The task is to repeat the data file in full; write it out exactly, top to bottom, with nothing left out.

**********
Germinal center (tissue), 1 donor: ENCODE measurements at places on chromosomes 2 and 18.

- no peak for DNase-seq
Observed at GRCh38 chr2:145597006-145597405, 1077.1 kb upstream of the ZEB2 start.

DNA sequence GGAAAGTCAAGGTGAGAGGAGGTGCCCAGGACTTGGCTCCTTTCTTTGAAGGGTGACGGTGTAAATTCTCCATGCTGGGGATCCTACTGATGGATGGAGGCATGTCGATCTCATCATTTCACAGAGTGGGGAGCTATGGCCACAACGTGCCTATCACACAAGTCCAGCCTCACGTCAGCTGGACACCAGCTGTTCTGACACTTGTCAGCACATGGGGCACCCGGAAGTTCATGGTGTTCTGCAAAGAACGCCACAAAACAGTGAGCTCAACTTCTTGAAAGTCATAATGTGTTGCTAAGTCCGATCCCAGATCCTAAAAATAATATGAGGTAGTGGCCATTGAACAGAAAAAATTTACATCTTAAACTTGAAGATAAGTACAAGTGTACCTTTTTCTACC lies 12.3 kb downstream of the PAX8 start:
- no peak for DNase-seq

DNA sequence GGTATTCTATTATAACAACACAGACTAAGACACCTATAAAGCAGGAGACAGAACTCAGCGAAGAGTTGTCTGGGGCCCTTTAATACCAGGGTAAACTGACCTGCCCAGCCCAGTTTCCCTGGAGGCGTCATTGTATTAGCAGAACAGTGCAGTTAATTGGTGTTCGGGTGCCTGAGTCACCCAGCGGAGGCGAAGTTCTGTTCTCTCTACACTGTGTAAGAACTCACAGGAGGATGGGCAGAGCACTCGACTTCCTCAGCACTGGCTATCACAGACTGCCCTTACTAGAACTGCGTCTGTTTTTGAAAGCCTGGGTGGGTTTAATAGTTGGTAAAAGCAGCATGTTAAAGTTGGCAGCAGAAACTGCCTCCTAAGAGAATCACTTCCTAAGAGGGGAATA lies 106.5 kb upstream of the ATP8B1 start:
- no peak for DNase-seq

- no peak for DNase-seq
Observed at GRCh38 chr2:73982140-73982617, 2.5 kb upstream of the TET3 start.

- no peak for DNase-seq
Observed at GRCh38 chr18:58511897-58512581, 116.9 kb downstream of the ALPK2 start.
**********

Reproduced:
Germinal center (tissue), 1 donor: ENCODE measurements at places on chromosomes 2 and 18.

- no peak for DNase-seq
Observed at GRCh38 chr2:145597006-145597405, 1077.1 kb upstream of the ZEB2 start.

DNA sequence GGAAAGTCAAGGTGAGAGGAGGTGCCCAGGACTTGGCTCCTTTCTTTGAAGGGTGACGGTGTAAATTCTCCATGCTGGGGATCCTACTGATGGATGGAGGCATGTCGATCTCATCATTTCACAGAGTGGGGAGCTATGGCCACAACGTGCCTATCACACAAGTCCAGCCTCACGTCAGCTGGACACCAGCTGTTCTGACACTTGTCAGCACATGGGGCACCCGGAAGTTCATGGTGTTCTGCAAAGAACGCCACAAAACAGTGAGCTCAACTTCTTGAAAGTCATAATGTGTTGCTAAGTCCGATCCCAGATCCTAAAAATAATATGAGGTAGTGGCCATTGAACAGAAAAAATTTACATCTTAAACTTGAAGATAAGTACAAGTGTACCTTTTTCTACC lies 12.3 kb downstream of the PAX8 start:
- no peak for DNase-seq

DNA sequence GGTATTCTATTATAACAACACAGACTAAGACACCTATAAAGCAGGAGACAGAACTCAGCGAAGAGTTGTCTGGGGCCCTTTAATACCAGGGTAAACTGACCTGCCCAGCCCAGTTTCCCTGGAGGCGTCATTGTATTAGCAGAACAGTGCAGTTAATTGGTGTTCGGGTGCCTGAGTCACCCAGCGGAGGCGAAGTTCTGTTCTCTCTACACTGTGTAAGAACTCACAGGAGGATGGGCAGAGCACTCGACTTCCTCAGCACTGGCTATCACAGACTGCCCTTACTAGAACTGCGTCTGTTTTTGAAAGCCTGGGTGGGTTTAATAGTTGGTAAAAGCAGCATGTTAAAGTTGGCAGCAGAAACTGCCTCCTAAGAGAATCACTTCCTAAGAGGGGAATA lies 106.5 kb upstream of the ATP8B1 start:
- no peak for DNase-seq

- no peak for DNase-seq
Observed at GRCh38 chr2:73982140-73982617, 2.5 kb upstream of the TET3 start.

- no peak for DNase-seq
Observed at GRCh38 chr18:58511897-58512581, 116.9 kb downstream of the ALPK2 start.